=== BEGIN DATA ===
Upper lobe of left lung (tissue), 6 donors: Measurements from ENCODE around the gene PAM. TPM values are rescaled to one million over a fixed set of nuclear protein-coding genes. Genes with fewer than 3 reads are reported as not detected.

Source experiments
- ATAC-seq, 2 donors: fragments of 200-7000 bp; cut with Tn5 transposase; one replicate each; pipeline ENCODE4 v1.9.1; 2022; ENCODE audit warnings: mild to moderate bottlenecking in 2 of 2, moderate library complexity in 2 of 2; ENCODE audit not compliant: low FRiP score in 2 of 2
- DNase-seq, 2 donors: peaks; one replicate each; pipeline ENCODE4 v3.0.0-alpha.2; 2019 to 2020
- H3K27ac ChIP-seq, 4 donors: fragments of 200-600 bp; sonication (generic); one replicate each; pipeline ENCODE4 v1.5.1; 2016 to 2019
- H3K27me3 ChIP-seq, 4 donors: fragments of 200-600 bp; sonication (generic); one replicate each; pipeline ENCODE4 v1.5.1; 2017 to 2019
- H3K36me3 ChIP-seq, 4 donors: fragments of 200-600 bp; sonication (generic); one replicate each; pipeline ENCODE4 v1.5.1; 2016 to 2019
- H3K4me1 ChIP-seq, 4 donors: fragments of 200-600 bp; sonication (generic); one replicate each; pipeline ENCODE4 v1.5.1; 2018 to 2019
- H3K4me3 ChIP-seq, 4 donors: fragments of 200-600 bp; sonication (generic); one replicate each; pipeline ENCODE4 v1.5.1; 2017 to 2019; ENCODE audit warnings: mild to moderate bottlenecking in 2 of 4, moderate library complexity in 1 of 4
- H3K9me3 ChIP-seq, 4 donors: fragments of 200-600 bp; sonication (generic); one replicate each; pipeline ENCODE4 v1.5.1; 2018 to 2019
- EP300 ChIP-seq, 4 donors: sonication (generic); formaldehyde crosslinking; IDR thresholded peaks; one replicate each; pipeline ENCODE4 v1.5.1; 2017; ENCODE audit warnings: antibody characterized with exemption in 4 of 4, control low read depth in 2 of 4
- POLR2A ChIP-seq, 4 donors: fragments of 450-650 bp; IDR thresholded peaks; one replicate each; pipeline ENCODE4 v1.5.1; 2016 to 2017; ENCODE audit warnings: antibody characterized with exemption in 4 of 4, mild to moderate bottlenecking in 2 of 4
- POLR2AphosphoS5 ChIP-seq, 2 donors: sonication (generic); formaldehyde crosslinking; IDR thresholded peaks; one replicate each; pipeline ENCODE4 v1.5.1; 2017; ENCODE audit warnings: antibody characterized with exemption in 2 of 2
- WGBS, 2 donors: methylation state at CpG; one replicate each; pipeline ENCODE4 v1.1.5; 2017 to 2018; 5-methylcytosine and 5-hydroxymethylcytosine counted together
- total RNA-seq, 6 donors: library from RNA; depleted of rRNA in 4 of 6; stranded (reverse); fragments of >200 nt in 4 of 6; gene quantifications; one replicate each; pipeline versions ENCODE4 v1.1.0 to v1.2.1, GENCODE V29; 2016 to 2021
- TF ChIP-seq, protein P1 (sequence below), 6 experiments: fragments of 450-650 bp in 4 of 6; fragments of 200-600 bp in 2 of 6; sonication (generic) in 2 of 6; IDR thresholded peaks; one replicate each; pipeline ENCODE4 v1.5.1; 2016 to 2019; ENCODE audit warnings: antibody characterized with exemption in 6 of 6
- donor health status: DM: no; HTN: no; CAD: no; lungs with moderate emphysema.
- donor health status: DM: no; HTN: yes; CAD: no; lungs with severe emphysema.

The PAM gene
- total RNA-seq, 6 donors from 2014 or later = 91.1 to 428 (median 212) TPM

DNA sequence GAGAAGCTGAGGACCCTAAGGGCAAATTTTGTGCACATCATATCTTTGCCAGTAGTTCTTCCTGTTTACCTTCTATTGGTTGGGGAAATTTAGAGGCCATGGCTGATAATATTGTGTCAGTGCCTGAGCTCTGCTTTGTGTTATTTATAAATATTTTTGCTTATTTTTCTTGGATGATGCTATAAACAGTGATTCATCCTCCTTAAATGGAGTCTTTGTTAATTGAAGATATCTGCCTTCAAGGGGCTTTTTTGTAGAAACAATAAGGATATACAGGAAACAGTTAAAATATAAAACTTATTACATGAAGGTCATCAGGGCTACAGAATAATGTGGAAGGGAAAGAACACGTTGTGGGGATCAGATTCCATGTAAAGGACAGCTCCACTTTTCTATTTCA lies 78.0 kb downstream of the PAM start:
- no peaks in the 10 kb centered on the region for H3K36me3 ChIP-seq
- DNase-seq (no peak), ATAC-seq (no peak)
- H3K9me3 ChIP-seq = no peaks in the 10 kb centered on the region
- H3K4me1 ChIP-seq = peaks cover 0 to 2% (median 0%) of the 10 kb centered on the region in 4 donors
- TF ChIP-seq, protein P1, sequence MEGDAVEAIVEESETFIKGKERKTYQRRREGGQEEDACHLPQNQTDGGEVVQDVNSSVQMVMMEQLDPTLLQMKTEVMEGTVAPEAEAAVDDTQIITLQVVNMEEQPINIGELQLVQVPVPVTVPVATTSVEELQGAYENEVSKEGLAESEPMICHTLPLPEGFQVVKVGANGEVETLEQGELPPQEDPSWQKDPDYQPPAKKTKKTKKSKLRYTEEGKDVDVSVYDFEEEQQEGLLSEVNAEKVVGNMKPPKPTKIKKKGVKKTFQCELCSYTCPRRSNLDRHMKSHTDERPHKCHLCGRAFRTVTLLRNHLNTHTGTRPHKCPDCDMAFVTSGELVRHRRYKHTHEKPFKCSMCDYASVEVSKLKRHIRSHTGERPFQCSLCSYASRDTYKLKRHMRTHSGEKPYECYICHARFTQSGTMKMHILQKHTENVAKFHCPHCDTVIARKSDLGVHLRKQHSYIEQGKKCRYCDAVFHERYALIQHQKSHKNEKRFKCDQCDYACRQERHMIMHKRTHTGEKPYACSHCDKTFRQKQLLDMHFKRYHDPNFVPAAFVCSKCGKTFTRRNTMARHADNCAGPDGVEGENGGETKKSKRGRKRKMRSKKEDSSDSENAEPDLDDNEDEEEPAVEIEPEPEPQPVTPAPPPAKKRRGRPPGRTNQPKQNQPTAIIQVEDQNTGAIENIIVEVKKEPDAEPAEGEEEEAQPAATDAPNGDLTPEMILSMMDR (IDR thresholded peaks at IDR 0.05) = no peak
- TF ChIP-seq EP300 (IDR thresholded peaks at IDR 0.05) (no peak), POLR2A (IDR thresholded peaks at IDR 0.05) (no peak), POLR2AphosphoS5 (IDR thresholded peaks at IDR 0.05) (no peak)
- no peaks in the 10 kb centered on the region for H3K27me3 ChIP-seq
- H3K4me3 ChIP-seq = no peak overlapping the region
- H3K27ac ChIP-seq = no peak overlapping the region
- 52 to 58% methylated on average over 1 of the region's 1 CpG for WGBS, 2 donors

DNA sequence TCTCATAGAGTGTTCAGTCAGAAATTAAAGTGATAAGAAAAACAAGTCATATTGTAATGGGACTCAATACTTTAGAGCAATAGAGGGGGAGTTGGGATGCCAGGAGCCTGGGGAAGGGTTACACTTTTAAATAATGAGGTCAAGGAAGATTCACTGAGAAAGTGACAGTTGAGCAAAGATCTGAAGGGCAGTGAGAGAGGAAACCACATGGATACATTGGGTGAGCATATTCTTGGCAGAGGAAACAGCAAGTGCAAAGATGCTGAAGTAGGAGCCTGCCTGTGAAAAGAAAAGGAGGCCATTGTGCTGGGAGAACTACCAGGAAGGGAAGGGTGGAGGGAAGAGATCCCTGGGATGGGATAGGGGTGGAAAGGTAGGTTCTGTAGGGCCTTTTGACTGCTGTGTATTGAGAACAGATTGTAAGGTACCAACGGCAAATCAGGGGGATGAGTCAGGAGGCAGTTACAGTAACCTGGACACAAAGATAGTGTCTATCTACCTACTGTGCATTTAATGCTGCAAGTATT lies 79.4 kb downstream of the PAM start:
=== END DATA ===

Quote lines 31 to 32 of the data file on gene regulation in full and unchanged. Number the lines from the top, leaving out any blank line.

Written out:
- 52 to 58% methylated on average over 1 of the region's 1 CpG for WGBS, 2 donors

DNA sequence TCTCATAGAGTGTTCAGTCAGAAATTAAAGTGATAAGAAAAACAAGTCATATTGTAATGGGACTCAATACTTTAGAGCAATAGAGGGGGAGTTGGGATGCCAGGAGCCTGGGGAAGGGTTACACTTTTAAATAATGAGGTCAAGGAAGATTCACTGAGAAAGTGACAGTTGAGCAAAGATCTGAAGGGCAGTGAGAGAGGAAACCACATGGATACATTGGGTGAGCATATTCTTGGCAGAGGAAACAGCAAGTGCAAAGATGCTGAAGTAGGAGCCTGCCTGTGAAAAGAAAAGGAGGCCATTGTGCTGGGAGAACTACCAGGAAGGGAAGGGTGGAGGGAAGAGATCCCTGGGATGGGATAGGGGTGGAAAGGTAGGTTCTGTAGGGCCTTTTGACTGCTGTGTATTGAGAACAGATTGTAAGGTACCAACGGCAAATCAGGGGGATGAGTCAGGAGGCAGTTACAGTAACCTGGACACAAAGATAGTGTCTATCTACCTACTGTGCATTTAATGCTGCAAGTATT lies 79.4 kb downstream of the PAM start: